Replacement:
    An object whose initializer is an empty set of parentheses,
    i.e., (), shall be value-initialized

    The relevant parts of the definition of "value-initialized" is:
    if T is a non-union class type without a user-declared
    constructor, then every non-static data member and base-class
    component of T is value-initialized;

    otherwise, the object is zero-initialized.

    See http://www.acceleratedcpp.com/authors/koenig/c std/revisions.pdf
    for more info.


    > The original requires that you have a assignment operator, whereas
    > the second form does not. ( Well, I suppose the last one requires you
    > have a copy constructor).


    Initialization has never required an assignment operator.
    The syntax:
    T x = EXPRESSION;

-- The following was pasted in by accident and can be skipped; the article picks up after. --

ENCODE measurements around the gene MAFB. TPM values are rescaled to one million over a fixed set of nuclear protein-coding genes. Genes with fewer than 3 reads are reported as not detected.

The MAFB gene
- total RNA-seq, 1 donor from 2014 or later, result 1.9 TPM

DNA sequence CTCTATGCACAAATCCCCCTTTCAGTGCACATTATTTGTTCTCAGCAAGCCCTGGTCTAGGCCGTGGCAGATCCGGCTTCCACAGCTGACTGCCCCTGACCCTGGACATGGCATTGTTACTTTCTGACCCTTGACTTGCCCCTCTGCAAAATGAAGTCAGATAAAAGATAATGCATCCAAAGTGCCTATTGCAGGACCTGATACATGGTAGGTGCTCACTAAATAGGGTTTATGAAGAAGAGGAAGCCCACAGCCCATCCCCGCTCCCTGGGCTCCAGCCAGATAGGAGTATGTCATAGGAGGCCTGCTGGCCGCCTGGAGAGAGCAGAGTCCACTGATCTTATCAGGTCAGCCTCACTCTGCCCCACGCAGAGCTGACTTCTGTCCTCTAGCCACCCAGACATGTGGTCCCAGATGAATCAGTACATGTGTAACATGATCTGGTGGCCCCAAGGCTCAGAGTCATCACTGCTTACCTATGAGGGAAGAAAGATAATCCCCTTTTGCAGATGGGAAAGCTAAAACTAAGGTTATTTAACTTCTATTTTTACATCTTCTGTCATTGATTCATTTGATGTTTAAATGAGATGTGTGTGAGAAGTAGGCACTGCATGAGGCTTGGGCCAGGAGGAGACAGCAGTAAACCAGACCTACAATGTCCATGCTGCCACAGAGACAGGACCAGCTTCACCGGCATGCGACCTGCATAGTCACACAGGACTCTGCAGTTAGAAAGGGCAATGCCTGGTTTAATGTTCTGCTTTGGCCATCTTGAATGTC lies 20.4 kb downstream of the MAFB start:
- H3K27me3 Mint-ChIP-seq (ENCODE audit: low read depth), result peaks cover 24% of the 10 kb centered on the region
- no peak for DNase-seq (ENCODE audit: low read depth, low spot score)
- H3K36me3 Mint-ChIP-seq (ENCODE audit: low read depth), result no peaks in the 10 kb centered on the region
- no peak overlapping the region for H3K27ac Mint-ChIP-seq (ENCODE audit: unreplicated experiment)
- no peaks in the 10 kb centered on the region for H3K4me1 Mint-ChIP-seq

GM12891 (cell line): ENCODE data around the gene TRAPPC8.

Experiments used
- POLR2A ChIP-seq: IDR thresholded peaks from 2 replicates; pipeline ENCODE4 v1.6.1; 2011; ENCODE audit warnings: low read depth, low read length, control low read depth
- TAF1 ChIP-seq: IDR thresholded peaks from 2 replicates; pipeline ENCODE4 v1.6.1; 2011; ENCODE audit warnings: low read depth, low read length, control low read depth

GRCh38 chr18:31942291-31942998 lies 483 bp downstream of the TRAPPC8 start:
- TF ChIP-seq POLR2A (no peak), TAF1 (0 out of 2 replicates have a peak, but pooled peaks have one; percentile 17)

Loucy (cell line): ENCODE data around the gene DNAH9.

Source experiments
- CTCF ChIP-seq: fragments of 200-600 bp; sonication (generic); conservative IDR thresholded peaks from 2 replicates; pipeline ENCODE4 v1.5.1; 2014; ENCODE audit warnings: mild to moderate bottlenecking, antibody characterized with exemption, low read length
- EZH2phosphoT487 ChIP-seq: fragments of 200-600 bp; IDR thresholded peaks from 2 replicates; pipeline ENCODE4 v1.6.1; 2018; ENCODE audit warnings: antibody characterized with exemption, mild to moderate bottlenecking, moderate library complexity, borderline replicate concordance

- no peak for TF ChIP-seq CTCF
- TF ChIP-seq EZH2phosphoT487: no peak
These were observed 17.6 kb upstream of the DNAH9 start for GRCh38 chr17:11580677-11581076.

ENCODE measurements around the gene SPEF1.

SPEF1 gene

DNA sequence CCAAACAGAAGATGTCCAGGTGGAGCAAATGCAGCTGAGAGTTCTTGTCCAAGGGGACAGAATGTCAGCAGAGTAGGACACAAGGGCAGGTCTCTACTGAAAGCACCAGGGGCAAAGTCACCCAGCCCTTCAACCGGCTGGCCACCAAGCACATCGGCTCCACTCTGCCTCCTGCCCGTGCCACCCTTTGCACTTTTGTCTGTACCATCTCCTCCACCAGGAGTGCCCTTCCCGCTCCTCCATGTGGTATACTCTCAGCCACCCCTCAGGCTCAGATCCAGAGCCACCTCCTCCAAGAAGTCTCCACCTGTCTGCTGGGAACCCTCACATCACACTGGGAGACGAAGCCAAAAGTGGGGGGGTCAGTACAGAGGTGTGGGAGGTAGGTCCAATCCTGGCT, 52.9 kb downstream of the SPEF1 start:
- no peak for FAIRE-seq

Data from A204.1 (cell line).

creates x using T::T(T [const] &), if EXPRESSION has type 'T'.

    If not, then the compiler treats it as:
    T x = T(EXPRESSION)
    which was covered by the first case.
    Old Wolf, Sep 21, 2004
    #11
  12. Olumide

    JKop Guest

    >> Poo black = Poo();
    >
    >
    > This one is using the provided constructor (in this case

    the built in),
    > which does not necessarily initialise to 0.


    Incorrect.

    My definition of Poo is a POD. When you do:

    Poo black = Poo();

    with a POD, all member variables get their default value.

    >
    > For example:
    >
    >
    > struct Poo
    > {
    > int i;
    > char *p;
    >
    > Poo() { i=1, p=new char[10]; }
    > };


    With *your* definition of Poo, yes you are correct, in
    that:

    Poo black;

    and

    Poo black = Poo();

    Are equal, they just call the default constructor,
    *without* giving all the member variables their default
    value (unless ofcourse the aforementioned constructor does
    so in its initialization list).


    -JKop
    JKop, Sep 21, 2004
    #12
  13. Olumide

    JKop Guest

    > No.
    > A good optimizing C++ compiler will call the default constructor
    > to initialize find_data directly. The copy constructor will be elided.